Beale, Handbook, 96, 102 (cf., Isa 49:3-6 in Lk 2:32; Acts 13:47; 26:23).
 Christopher J. H. Wright, Knowing Jesus through the Old Testament (Downers Grove, IL: InterVarsity Press, 1995), 126.
 Greidanus, Preaching Christ, 194.
 ibid., 195.
 Adapted from ibid., 195.
 Beale, Handbook, 96.
 Greidanus, Preaching Christ, 195.
 Johnson, Him We Proclaim, 131.
 ibid., 144.
 Based on a search for the term “day of the Lord” in the ESV, the concept of the Messianic age is well-represented in the OT, with “day of the Lord” appearing 18 times in the prophets, including one reference in the very last paragraph of the OT (Isa 13:6; 13:9; Jer 46:10; Ezek 13:5; 30:3; Joel 1:15; 2:1; 2:11; Joel 2:31; 3:14; Amos 5:18; 5:20; Obad 1:15; Zeph 1:7, 8, 14; Mal 4:5).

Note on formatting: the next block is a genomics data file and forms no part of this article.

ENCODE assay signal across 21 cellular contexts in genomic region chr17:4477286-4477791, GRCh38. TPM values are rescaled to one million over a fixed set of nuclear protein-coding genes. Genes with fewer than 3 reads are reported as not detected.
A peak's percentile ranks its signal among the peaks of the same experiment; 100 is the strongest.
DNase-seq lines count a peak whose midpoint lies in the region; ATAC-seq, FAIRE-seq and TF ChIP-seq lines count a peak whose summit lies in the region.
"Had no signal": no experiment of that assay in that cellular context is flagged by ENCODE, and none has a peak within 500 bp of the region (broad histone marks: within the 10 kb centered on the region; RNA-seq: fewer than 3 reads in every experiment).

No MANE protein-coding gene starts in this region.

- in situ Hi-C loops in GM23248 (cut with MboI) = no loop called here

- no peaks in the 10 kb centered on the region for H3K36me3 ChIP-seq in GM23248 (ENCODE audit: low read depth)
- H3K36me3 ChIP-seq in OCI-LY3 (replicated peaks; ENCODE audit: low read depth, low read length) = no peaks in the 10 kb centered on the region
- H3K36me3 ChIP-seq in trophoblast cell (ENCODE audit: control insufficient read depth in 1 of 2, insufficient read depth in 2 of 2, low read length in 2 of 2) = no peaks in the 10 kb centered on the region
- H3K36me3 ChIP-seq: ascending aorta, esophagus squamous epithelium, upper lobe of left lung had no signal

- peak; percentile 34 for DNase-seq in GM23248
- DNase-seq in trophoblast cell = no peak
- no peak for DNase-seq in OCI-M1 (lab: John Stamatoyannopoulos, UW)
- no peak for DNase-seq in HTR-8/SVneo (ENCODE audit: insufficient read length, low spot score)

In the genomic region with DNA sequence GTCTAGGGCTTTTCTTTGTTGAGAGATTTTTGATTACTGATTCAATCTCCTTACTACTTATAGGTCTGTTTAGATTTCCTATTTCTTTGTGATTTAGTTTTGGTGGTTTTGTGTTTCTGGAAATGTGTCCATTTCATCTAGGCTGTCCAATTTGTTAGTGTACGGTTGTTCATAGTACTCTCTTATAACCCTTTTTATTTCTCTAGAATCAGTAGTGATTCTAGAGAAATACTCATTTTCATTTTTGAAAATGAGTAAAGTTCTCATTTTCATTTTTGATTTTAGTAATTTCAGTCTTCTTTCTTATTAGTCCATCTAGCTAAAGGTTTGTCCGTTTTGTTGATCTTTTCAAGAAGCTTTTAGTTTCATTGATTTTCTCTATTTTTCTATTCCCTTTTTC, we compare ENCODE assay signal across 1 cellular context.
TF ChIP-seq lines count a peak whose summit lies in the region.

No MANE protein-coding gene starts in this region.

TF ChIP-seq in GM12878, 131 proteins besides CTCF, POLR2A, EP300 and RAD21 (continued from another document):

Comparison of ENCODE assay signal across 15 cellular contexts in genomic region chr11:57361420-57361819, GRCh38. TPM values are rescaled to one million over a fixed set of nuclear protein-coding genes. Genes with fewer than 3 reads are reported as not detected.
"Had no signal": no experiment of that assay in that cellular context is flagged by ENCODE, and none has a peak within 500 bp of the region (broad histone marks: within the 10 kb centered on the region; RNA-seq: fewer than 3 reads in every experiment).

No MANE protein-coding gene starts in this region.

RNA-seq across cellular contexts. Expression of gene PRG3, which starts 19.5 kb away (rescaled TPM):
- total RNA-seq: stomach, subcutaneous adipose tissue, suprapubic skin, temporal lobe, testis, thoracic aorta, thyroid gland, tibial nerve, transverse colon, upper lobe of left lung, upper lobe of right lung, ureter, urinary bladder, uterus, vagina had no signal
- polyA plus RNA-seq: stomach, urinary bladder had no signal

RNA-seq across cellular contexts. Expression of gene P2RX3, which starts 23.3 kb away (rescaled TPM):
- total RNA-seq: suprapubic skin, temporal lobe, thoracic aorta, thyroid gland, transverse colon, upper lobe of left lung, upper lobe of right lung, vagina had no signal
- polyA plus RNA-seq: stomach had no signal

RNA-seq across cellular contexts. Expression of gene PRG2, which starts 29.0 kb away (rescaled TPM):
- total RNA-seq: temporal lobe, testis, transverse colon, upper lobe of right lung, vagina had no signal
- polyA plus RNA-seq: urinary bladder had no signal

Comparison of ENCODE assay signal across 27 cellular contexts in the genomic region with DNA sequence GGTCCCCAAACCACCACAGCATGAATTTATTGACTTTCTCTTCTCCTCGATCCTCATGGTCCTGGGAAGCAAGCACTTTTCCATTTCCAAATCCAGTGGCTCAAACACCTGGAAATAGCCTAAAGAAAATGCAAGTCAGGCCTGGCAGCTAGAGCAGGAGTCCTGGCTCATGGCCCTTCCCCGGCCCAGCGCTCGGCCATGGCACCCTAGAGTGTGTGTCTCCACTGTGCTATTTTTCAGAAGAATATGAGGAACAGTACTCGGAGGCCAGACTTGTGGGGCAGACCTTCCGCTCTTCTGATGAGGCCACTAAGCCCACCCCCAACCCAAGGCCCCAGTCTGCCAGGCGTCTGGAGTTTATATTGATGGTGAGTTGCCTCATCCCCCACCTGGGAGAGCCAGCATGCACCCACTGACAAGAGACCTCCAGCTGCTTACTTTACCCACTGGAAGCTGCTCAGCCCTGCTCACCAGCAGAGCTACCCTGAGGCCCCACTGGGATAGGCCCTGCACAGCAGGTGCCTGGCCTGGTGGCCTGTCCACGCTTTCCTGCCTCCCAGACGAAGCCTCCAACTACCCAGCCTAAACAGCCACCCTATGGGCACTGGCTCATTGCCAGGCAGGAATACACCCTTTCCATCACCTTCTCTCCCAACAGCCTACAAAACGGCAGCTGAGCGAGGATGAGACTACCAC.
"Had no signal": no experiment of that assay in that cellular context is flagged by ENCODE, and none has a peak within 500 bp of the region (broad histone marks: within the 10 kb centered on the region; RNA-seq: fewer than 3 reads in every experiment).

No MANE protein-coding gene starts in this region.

Beale, Handbook, 97.
 Greidanus, Preaching Christ, 195.
 Beale, Handbook, 101.
 Greidanus, Preaching Christ, 196.
 Beale, Handbook, 97.
 ibid., 101.
 Greidanus, Preaching Christ, 199.
 ibid., 97 (cf., 2 Cor 1:20; Matt 5:16-17; John 5:39; 20:9; Rom 10:4).
 ibid., 47.
 Johnson, Him We Proclaim, 128.
 Beale, Handbook, 102.